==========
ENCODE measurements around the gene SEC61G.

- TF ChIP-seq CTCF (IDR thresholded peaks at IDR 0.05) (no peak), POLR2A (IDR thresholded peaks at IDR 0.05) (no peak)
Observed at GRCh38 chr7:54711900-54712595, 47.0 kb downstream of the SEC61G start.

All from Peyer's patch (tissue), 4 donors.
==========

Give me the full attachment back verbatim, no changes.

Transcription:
ENCODE measurements around the gene SEC61G.

- TF ChIP-seq CTCF (IDR thresholded peaks at IDR 0.05) (no peak), POLR2A (IDR thresholded peaks at IDR 0.05) (no peak)
Observed at GRCh38 chr7:54711900-54712595, 47.0 kb downstream of the SEC61G start.

All from Peyer's patch (tissue), 4 donors.